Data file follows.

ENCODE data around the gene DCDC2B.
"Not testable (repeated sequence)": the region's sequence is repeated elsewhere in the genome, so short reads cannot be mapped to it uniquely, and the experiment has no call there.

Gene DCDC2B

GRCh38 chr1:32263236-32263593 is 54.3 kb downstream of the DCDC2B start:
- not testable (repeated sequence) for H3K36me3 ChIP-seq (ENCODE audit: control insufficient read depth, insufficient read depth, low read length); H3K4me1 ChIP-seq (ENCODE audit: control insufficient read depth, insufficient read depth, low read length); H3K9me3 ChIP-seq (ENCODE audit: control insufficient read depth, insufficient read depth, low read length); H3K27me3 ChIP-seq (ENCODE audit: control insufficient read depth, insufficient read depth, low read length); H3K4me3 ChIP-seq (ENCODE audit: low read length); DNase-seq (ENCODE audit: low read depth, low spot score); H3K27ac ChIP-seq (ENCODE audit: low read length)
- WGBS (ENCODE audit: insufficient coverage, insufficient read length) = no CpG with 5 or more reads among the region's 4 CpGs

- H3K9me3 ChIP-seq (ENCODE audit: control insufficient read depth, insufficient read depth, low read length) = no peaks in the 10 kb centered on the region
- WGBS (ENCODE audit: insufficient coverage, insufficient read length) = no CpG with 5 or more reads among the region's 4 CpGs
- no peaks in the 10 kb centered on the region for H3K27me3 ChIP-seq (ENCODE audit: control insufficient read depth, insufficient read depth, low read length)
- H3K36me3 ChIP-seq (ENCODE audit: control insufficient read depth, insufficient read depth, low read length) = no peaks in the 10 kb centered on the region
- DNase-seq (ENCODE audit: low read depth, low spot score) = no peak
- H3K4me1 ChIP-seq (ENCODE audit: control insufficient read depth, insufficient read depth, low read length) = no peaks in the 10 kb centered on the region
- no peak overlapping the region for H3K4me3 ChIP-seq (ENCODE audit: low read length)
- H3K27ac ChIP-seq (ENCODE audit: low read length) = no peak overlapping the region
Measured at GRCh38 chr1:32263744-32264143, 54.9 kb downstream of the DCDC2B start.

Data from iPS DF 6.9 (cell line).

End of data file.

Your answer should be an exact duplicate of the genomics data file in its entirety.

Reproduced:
ENCODE data around the gene DCDC2B.
"Not testable (repeated sequence)": the region's sequence is repeated elsewhere in the genome, so short reads cannot be mapped to it uniquely, and the experiment has no call there.

Gene DCDC2B

GRCh38 chr1:32263236-32263593 is 54.3 kb downstream of the DCDC2B start:
- not testable (repeated sequence) for H3K36me3 ChIP-seq (ENCODE audit: control insufficient read depth, insufficient read depth, low read length); H3K4me1 ChIP-seq (ENCODE audit: control insufficient read depth, insufficient read depth, low read length); H3K9me3 ChIP-seq (ENCODE audit: control insufficient read depth, insufficient read depth, low read length); H3K27me3 ChIP-seq (ENCODE audit: control insufficient read depth, insufficient read depth, low read length); H3K4me3 ChIP-seq (ENCODE audit: low read length); DNase-seq (ENCODE audit: low read depth, low spot score); H3K27ac ChIP-seq (ENCODE audit: low read length)
- WGBS (ENCODE audit: insufficient coverage, insufficient read length) = no CpG with 5 or more reads among the region's 4 CpGs

- H3K9me3 ChIP-seq (ENCODE audit: control insufficient read depth, insufficient read depth, low read length) = no peaks in the 10 kb centered on the region
- WGBS (ENCODE audit: insufficient coverage, insufficient read length) = no CpG with 5 or more reads among the region's 4 CpGs
- no peaks in the 10 kb centered on the region for H3K27me3 ChIP-seq (ENCODE audit: control insufficient read depth, insufficient read depth, low read length)
- H3K36me3 ChIP-seq (ENCODE audit: control insufficient read depth, insufficient read depth, low read length) = no peaks in the 10 kb centered on the region
- DNase-seq (ENCODE audit: low read depth, low spot score) = no peak
- H3K4me1 ChIP-seq (ENCODE audit: control insufficient read depth, insufficient read depth, low read length) = no peaks in the 10 kb centered on the region
- no peak overlapping the region for H3K4me3 ChIP-seq (ENCODE audit: low read length)
- H3K27ac ChIP-seq (ENCODE audit: low read length) = no peak overlapping the region
Measured at GRCh38 chr1:32263744-32264143, 54.9 kb downstream of the DCDC2B start.

Data from iPS DF 6.9 (cell line).